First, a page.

Art Pieces of the Month


Béla Kádár: Detail from Óbuda, c. 1916

tempera on paper

58 × 67 cm


Hidden gem on show:

a painting by the famous Hungarian painter, Béla Kádár,

who earned international recognition between the expressionists in the first half of the 20th century.


At the peak of his career, Béla Kádár had a solo exhibition at Herwarth Walden's legendary Galerie Der Sturm in Berlin. Thanks to Walden, he was given the chance to exhibit in New York with Pablo Picasso, Georges Braque and Marc Chagall among others. During the Second World War, however, he was forced to hide with his family because of his jewish origin, and lost his wife and children. After the political turnaround at the end of the 1940s, he was isolated from the Hungarian art scene, and became almost forgotten. His works were brought back to attention only after the change of regime in 1989.

While he fought as a soldier in the First World War, he did not give up on his artistic pursuits and worked on mural commissions. In his paintings from this period, he returned several times to Óbuda, to the scenes of his difficult childhood.




József Rippl-Rónai: A Kelenhegyi út télen, c. 1924

pastel on cardboard

28 × 40 cm


Hidden gem on show:

a painting by one of the so-called French Nabis, József Rippl-Rónai, artist of Hungarian origin,

who earned international recognition in Paris in the last two decades of the 19th century.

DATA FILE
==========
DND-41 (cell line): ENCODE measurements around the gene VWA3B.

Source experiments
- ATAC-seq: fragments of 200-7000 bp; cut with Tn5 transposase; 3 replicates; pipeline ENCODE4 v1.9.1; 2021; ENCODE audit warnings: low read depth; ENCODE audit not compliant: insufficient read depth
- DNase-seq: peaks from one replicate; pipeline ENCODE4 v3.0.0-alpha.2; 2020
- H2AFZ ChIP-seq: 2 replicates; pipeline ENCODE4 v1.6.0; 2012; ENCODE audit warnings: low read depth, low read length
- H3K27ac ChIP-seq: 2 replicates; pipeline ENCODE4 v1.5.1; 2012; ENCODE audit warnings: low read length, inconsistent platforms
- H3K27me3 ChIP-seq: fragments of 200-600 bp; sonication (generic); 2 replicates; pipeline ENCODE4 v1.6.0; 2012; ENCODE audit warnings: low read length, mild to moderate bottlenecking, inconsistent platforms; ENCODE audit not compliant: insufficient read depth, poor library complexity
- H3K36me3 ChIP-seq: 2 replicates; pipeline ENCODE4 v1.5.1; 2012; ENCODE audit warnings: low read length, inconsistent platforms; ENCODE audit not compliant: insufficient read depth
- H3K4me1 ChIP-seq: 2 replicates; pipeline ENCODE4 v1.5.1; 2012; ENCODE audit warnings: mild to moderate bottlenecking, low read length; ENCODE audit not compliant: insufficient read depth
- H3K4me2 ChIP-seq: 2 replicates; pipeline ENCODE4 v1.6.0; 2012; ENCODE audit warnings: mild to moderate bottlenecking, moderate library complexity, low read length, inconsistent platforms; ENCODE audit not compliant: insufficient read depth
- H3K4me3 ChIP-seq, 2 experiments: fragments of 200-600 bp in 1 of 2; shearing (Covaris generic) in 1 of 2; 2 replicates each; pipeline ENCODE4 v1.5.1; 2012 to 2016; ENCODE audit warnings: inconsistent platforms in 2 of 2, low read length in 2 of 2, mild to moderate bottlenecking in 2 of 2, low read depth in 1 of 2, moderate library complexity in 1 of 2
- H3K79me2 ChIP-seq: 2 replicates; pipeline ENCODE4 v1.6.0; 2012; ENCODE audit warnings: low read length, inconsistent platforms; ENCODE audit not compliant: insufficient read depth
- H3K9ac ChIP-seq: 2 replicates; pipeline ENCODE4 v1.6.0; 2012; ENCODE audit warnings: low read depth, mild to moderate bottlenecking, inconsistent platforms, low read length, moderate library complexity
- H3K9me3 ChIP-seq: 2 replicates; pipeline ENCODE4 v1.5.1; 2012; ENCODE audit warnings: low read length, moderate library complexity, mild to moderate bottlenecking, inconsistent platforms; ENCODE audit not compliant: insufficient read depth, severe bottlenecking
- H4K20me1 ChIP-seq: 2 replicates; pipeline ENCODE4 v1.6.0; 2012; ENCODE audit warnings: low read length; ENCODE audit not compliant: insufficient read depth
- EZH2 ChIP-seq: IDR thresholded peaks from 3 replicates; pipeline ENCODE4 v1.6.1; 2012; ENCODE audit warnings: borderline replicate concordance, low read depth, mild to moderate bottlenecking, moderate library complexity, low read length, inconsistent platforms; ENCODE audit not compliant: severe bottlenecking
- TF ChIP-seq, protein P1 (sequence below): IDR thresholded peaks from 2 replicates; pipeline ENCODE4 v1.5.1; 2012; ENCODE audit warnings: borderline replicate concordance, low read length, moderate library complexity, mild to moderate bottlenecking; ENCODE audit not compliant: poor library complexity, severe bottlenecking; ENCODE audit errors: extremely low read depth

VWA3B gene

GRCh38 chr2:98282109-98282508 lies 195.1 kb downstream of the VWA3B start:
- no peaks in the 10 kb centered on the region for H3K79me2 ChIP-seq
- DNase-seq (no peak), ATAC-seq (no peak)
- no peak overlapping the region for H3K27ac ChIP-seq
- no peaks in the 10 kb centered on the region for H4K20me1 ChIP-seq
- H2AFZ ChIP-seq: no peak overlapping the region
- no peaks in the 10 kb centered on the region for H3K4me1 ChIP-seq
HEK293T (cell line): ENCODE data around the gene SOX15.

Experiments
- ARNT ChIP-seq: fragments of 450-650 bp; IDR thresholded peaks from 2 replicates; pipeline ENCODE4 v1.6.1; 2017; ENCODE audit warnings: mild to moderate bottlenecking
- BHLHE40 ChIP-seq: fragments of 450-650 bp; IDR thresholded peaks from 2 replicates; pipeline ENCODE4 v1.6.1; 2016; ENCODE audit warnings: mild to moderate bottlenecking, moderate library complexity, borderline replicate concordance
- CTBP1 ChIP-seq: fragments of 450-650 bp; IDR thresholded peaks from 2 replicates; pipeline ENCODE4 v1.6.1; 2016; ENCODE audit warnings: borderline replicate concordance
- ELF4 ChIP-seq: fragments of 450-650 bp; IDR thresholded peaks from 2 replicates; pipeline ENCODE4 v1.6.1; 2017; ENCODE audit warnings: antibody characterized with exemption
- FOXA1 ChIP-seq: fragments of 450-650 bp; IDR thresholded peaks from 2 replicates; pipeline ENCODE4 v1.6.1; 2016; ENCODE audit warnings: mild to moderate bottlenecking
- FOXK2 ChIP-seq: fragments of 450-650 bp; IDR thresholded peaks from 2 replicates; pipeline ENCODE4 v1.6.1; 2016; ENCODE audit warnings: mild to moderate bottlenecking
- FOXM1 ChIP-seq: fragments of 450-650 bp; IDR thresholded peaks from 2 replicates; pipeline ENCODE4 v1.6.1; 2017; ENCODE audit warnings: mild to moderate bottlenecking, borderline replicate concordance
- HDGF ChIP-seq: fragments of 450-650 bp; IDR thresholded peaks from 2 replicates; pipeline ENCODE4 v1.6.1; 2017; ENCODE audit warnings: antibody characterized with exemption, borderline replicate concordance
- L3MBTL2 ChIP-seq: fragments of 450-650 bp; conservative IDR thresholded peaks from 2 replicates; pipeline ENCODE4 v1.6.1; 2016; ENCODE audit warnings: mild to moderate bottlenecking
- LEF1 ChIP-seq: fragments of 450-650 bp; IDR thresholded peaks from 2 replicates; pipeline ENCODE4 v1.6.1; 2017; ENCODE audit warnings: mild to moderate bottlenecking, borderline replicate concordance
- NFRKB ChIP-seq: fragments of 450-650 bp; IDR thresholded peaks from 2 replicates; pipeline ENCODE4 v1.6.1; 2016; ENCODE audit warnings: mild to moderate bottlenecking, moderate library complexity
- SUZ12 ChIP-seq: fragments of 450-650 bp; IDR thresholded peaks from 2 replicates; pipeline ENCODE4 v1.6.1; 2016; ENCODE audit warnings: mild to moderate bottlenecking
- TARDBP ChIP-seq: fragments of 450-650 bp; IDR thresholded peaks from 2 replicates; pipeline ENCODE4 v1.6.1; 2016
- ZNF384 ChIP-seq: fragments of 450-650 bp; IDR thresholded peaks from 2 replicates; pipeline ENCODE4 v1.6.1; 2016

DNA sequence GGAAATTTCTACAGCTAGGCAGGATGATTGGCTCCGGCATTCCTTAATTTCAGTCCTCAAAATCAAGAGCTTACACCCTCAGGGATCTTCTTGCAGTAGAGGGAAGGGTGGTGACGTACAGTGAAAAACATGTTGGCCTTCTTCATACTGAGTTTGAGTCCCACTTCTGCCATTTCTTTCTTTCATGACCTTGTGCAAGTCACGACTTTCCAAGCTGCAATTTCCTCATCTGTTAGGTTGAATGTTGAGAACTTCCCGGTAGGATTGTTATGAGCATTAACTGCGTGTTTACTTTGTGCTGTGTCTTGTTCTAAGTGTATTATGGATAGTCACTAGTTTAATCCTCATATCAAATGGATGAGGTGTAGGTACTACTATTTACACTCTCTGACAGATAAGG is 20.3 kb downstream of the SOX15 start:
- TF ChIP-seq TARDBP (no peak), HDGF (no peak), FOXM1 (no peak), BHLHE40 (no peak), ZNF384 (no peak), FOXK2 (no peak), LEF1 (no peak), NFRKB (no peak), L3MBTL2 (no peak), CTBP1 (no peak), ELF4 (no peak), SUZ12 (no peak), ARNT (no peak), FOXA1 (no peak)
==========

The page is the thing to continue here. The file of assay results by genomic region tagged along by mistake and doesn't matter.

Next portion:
József Rippl-Rónai, who returned from Paris to Kaposvár, soon needed a studio in Budapest for winter stays. From 1906 he maintained a studio apartment at the Studio House on the Gellért Hill, designed in Art Nouveau style by Gyula Kosztolányi-Kann, that is still in existence and function today. The studio soon became a meeting place for the art scene of the time. In general, he had been living there from autumn to spring, and therefore most of its Budapest landscapes depict the winter view from his studio.




Leopold Steinrucker: Crossing the Danube, c. 1842

oil on canvas

44,5 × 34,5 cm


Hidden gem on show:

a painting by the Austrian Leopold Steinrucker

who worked in Pest and Vienna in the 19th century.


On the romantic painting of the renowned Viennese painter, in the midst of a much harder winter, the masses of the growing Hungarian capital are forced to risk their lives on the Danube, crossing from one side to the other. The demand for a permanent bridge has risen. It was in the very year of the completion of the painting that the Chain Bridge’s foundation stone was laid, but the bridge was finally opened to traffic only in November 1849. This work, some years after the finishing touches, became a document: in May 1849, the palaces on the Pest side of the Danube, along with the first Vigadó, fell victim to the artilleryfire of the Austrian Major Hentzi, who defended the castle of Buda against the Hungarian army.


All three photos are made by Ágnes Bakos and Bence Tihanyi.